Mrs. E. O. Briles

pauline-portrait-2Known as Mrs. E. O. Briles most of her adult life, Pauline Edith Mentzer was born in Woodson County, Kansas in 1896. Pauline and her twin brother, Paul, were the children of Charles Oliver and Nettie Adell (Wells) Mentzer. Pauline spent her youth in the northern part of Woodson County, Kansas where she attended school.

high-school-diploma-pauline-mentzerIn 1913, Pauline completed the ‘Common School Course of Study’. Her required course of study included reading, orthography, writing, arithmetic, geography, US History, Physiology, civil government, Kansas History, classics and agriculture.

At the age of 19, Pauline married Edward Osmund Briles and became known as Mrs. E. O. Briles. Her first child, Walter, was born in 1917. A year later the couple welcomed a second son, Kenneth.

Mr. and Mrs. Osmund Briles who lives south of here took their eight months baby which had stomach and bowel trouble to Kansas City to consult a specialist, week before last and last Tuesday the baby died and was brot here Wednesday and buried in the Crandall cemetery. The funeral was held to the Christian church Wednesday afternoon at 3 p.m. conducted by Rev. Mr. Lowe of Burlington. Kenneth was a sweet child and will be greatly missed in the home and we extend our sympathy to the parents and relatives in their sorrow.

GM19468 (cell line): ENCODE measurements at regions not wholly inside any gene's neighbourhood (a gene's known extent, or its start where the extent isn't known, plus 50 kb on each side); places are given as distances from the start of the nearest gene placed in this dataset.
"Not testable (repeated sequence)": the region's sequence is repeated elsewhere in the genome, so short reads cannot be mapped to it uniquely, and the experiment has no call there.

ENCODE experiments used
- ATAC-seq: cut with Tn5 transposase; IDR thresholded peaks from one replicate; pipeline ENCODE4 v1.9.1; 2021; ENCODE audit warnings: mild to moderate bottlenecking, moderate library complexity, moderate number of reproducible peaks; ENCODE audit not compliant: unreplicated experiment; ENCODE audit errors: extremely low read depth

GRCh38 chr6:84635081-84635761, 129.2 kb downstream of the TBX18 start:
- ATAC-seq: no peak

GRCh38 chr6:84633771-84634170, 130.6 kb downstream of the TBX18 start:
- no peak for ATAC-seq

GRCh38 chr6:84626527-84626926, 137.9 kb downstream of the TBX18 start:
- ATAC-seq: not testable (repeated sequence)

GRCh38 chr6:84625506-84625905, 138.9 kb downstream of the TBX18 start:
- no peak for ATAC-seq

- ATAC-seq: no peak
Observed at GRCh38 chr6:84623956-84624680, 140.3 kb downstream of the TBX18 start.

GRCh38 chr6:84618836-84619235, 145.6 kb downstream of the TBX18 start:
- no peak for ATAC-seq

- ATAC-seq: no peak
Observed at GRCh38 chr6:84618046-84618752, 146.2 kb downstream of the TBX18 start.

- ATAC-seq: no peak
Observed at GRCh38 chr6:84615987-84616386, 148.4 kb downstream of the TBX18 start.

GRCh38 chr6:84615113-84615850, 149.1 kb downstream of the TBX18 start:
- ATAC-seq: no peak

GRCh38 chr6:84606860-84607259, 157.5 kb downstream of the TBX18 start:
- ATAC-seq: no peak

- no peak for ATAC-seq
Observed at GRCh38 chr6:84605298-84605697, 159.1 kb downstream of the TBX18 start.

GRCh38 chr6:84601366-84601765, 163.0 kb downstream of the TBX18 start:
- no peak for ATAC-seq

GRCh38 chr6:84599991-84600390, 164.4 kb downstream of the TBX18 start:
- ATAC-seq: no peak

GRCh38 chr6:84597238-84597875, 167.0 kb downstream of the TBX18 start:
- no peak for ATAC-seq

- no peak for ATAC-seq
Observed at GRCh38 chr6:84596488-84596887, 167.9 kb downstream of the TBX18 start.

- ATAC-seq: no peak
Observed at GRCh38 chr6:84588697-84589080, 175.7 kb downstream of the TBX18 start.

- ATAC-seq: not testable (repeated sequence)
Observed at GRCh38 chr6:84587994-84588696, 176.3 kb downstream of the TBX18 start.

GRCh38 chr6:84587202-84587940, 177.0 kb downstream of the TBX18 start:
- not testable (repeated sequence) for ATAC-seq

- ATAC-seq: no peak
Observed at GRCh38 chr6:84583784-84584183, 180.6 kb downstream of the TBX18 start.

Based on a postcard passed down by Pauline, it appears that Pauline was hospitalized a few months after the death of her child. img_3330

Pauline must have become an ‘expert’ at moving as the family seemed to have a new address every few years. When Kenneth was born in 1918, the family was living in Vernon (Woodson County) Kansas. During the early 1920’s the family was in Iola (Allen County) Kansas where her husband operated a garage. Her daughter, Letha, was born while the family lived in Iola. Around 1929, the family moved from Iola to Buffalo (Wilson County). It was in Buffalo that her husband Edward Osmund Briles began his career with motion pictures. It was also in Buffalo, that her daughter Roberta was born. Shortly, after that the family moved to Emporia, Kansas, where her daughter, Barbara was born. Even though Pauline would spend the rest of her life in Emporia, the family continued to move frequently. The family first lived outside of the city limits on the East side of town.  Other Emporia addresses for the family include 416 Constitution (1938), 613 Lincoln (1940), 645 Lincoln (1952), 924 Constitution (1953), 138 W. 12th (1957), 1014 Market (1959), 821 W. 6th (1966).